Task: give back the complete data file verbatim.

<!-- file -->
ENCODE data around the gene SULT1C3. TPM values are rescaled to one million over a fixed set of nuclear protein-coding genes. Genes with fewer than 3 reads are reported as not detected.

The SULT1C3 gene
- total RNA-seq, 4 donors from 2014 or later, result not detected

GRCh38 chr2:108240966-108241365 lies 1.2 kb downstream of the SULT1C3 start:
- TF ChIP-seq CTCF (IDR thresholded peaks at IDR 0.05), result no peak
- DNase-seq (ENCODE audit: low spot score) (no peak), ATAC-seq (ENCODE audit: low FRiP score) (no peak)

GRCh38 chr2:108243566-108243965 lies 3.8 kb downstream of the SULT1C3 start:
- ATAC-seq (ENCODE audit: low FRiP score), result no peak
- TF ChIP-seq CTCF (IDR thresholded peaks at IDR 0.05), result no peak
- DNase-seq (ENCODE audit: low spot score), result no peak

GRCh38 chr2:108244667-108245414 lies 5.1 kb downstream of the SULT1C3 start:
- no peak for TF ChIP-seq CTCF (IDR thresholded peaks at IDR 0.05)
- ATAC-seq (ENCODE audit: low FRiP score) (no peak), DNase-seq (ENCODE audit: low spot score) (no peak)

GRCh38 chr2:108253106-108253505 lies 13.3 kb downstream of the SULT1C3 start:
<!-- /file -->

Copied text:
ENCODE data around the gene SULT1C3. TPM values are rescaled to one million over a fixed set of nuclear protein-coding genes. Genes with fewer than 3 reads are reported as not detected.

The SULT1C3 gene
- total RNA-seq, 4 donors from 2014 or later, result not detected

GRCh38 chr2:108240966-108241365 lies 1.2 kb downstream of the SULT1C3 start:
- TF ChIP-seq CTCF (IDR thresholded peaks at IDR 0.05), result no peak
- DNase-seq (ENCODE audit: low spot score) (no peak), ATAC-seq (ENCODE audit: low FRiP score) (no peak)

GRCh38 chr2:108243566-108243965 lies 3.8 kb downstream of the SULT1C3 start:
- ATAC-seq (ENCODE audit: low FRiP score), result no peak
- TF ChIP-seq CTCF (IDR thresholded peaks at IDR 0.05), result no peak
- DNase-seq (ENCODE audit: low spot score), result no peak

GRCh38 chr2:108244667-108245414 lies 5.1 kb downstream of the SULT1C3 start:
- no peak for TF ChIP-seq CTCF (IDR thresholded peaks at IDR 0.05)
- ATAC-seq (ENCODE audit: low FRiP score) (no peak), DNase-seq (ENCODE audit: low spot score) (no peak)

GRCh38 chr2:108253106-108253505 lies 13.3 kb downstream of the SULT1C3 start: